Another third grader was working through several 4 x __ problems. She would consistently drag out 2 planks and then use the Double-It card to make another set of 2 planks. She first saw the problem 4 x 6, dragging out 2 six-planks to make 12 then used the Double-It card to make another group of 12. She did not fully trust that the answer was actually going to be 24, but she entered it in anyway and was surprised when it was correct. Next, she solved 4 x 3 and then 4 x 8 in the same way. After solving 4 x 8, thinking about 16 doubled, she asked me, “Does that always work…with the 4 times problems…you can just double the 2 times?” Yep, it always works. And that’s some pretty sophisticated algebraic thinking. Another way to phrase her question: Does 4y = 2y + 2y? Yes, because of the distributive property.

Kara

# What Does Mickey Mouse Have to Do with Counting?

One night before bed, in the spirit of Piaget, I decided to videotape my 2-year old daughter counting. As most parents know, counting is a fundamental part of children’s everyday mathematics experiences.

Here’s an example of my daughter counting. She’s starting to show understanding of certain aspects of counting and patterns. Pay close attention to the end of the video:

Before kids slide down a slide or begin a race, they chant, “1,2,3, go!” Kids learning to count often spend what feels like hours counting everyday objects, like fingers and toes, cheerios for breakfast or stairs they are climbing.  Children learn counting as if it were a song, a rhythmic chant.  Eventually, they begin to see patterns in the song that they can extend.

Young kids are often able to count higher than you might expect if you help them with a few key numbers, particularly the decades.  For example, a 2.5-year-old might count up until 19 and then get stuck on what comes next, but after you tell her it is 20, she can keep counting until 29.  If you tell her 30 comes next, she will keep going until 39, etc. In a past blog post, I wrote about how language makes our counting words particularly tricky for English-speaking kids, especially compared with their Asian peers. See that post here: http://bit.ly/1dnOJ4c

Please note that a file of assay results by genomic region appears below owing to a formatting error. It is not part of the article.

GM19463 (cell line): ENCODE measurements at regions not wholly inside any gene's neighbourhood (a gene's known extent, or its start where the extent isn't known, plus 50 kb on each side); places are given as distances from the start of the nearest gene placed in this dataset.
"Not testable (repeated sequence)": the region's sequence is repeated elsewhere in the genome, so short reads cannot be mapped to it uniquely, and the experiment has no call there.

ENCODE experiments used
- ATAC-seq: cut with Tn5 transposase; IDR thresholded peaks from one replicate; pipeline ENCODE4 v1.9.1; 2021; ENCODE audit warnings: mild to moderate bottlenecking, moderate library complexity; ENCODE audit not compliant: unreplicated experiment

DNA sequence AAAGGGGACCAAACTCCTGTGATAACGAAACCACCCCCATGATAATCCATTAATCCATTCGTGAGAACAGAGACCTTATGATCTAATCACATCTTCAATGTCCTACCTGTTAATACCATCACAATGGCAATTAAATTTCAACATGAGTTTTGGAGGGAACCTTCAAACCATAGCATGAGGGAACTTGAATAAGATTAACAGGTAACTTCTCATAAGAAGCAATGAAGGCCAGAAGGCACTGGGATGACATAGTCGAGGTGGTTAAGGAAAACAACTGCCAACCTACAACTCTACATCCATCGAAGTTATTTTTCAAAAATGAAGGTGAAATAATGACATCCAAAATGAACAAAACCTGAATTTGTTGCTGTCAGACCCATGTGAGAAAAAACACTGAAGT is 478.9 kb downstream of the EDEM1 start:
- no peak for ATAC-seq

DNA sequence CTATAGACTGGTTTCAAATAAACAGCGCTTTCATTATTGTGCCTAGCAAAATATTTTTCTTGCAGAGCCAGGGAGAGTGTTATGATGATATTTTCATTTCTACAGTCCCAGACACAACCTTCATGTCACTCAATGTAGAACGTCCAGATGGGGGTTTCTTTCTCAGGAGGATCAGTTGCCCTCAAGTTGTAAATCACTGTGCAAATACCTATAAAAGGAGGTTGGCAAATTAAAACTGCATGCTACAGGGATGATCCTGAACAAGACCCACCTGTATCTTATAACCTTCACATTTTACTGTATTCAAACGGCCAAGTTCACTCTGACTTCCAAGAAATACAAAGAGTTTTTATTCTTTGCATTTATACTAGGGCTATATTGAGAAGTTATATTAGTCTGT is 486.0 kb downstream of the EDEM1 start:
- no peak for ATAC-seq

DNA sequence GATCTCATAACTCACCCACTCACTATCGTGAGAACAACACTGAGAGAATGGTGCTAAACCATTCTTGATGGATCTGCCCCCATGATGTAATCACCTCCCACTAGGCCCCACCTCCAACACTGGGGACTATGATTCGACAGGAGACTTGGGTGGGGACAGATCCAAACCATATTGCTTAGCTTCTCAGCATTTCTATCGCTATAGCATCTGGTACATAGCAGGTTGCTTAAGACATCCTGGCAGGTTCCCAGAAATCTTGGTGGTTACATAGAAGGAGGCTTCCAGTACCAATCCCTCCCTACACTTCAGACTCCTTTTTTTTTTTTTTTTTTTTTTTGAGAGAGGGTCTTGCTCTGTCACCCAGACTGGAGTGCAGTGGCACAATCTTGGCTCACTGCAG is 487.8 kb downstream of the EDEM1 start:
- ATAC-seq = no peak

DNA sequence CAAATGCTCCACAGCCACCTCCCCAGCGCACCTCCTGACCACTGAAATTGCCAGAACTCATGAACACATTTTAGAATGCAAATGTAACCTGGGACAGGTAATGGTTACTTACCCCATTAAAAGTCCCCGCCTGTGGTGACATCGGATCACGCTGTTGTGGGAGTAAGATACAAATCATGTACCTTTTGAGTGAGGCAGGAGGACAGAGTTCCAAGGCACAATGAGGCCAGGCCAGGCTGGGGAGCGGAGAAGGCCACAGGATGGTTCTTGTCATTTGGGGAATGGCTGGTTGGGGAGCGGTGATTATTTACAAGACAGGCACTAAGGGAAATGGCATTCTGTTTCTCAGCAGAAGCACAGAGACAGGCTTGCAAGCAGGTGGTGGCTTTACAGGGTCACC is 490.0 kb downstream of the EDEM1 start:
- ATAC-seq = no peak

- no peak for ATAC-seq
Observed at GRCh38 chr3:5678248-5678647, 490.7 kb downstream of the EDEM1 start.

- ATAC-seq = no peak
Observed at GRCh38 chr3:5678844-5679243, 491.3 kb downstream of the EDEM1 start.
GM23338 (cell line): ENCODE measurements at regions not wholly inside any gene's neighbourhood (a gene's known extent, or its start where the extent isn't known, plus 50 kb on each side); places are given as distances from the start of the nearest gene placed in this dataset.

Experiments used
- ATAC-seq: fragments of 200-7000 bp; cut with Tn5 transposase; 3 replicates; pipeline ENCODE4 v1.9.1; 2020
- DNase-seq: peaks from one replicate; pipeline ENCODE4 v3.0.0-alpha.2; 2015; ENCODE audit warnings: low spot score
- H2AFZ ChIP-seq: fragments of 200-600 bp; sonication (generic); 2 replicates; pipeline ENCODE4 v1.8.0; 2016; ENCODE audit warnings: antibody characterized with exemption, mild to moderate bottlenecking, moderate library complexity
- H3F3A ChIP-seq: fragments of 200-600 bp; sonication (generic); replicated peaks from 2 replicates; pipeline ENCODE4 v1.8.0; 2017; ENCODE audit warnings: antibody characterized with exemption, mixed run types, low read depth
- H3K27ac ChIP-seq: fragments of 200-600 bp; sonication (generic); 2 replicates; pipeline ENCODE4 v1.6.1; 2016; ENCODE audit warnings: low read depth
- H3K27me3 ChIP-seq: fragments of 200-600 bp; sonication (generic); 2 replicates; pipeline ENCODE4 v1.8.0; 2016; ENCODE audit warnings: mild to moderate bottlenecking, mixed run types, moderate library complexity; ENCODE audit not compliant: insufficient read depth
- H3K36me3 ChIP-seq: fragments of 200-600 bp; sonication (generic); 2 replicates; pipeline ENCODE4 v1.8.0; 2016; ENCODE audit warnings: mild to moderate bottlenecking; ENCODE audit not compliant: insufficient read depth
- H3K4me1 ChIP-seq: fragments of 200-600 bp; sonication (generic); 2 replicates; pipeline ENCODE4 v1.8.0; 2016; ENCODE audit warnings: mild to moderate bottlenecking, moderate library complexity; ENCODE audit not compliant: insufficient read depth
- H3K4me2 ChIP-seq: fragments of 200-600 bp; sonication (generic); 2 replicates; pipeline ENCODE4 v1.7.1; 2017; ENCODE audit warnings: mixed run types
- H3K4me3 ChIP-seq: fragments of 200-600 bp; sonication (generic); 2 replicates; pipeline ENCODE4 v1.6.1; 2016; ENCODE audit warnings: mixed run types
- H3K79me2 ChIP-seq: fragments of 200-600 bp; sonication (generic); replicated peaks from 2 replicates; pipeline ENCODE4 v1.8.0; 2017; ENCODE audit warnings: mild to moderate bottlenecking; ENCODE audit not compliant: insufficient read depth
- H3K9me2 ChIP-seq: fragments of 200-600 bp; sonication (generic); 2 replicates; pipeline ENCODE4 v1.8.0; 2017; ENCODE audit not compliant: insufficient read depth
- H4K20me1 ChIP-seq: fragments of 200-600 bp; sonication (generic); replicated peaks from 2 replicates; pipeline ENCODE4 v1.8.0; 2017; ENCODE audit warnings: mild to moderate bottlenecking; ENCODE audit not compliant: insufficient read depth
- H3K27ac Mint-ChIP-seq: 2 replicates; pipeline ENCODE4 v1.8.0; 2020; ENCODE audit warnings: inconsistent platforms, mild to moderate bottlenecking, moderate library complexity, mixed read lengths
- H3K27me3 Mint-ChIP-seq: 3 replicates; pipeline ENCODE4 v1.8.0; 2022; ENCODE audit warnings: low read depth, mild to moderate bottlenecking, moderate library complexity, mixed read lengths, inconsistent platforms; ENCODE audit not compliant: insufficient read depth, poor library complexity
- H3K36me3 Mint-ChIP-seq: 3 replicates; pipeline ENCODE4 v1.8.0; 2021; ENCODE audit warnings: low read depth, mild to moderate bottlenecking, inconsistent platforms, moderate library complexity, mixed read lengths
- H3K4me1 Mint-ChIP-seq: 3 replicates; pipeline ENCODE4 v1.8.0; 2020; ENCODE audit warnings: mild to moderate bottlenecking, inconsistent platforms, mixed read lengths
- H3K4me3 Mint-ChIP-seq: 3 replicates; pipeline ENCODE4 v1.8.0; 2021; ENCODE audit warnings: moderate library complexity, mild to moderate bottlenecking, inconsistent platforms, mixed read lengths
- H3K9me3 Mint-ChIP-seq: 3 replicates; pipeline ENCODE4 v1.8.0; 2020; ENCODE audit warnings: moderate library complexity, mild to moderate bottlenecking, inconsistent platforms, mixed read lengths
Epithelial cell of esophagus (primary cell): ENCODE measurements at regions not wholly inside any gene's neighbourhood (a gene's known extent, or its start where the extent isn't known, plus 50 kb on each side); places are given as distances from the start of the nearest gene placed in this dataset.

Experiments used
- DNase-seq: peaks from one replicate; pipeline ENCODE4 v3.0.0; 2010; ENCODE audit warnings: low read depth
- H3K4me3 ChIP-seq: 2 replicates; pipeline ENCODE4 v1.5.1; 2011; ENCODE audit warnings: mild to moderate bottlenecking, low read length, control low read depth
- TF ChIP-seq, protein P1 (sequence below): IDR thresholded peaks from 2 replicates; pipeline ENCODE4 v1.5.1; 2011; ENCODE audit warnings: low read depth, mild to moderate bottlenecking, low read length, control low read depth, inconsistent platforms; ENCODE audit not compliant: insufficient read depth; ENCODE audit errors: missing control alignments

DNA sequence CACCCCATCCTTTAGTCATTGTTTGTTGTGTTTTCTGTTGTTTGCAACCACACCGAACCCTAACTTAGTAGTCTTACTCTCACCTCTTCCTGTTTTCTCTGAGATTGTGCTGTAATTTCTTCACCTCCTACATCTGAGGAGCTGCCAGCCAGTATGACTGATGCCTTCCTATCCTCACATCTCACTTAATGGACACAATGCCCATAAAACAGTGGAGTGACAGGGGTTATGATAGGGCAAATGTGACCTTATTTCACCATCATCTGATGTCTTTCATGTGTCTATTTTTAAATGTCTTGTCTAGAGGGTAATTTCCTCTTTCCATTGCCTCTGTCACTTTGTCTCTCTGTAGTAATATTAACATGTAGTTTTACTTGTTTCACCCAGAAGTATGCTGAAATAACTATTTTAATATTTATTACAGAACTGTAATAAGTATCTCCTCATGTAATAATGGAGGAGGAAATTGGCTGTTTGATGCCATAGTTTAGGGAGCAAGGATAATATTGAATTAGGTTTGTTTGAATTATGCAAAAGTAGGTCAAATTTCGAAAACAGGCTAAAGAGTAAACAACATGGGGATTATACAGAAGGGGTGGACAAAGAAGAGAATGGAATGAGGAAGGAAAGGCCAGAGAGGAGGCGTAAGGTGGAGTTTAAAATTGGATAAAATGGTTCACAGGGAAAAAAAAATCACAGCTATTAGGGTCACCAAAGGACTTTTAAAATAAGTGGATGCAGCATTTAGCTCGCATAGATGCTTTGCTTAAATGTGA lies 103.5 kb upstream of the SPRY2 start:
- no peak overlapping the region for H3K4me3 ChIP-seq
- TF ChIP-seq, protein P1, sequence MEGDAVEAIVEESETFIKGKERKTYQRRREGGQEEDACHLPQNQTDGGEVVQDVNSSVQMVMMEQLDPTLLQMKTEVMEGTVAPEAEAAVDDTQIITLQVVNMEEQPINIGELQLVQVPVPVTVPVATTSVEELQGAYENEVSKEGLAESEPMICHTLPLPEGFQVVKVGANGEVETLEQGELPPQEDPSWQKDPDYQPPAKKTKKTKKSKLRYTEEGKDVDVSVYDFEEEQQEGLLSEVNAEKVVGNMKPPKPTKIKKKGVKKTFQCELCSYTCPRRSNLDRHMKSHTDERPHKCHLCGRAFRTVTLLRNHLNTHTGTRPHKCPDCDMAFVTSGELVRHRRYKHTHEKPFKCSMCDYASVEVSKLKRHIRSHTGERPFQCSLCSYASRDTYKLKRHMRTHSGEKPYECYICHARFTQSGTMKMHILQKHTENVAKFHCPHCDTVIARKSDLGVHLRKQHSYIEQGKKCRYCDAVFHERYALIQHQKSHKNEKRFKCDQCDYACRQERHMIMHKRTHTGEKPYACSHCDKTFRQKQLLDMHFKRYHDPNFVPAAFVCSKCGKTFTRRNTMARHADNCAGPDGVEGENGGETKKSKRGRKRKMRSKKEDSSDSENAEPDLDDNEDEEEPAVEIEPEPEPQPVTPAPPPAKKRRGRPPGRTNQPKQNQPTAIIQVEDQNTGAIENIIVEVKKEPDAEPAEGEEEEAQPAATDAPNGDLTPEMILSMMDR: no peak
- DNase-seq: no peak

But knowing “the counting song” is just the tip of the iceberg in learning how to enumerate, or count objects.  Researcher Rochel Gelman from Rutgers University outlines 5 key principles that underlie the ability to enumerate.

1. The stable ordering principle: This is what most of us think of when we say, “My child knows how to count.” It refers to knowing the counting sequence (or the “counting song”). But knowing the count sequence doesn’t necessarily mean you can count objects or use the sequence in any meaningful way.
2.  The one-to-one principle: Each object to be counted gets one and only one counting word.  In other words, no double counting jelly beans and no skipping objects when you count.
3. The cardinal principle: Knowing that the last number you say when counting objects refers to the entire set of objects, not just the last object. This is one of the hardest principles for little kids to grasp and has been the subject of much research.  The classic Piagetian task testing this principle is to ask a 3-year-old to count a set of blocks.  The child may be very good at carefully counting, “1,2,3,4” as he points to each of the 4 objects; however, if you then immediately cover the objects with your hands and ask how many objects he just counted, the child doesn’t know how to answer.  He needs to count them all over again, starting from 1 because he doesn’t realize that the “4” he just said refers to the set. One way to help reinforce this idea with kids is to have them always state the cardinal value after they count, i.e. “1,2,3,4. 4 blocks.”
4. The abstraction principle: You can count just about anything (blocks, candies, ideas or all three mixed together)
5. The order-irrelevance principle:  Items can be counted in any order.  This idea can be tricky for young kids, too.  If you line up blocks in a row, many kids will think you have to start from one specific end and not from the other end or even from the middle of the line.

Here’s an example of my daughter demonstrating this principle:

Dana

# Teachley Research at a Glance

At Teachley, we take research seriously (it’s in our tagline, after all).  Our products are developed with grant funding from the U.S. Department of Education, Institute of Education Sciences (IES) and the National Science Foundation (NSF). As part of these grants, we conduct ongoing research to evaluate the effectiveness of our apps in improving students’ mathematical abilities.

Design research. When developing our apps, we utilize an iterative design research process during which we build initial prototypes of the app and its features, such as levels and scaffolds, then give them to kids to play. We observe as they interact with the app, ask questions, and gather valuable feedback to inform the refinement of the app.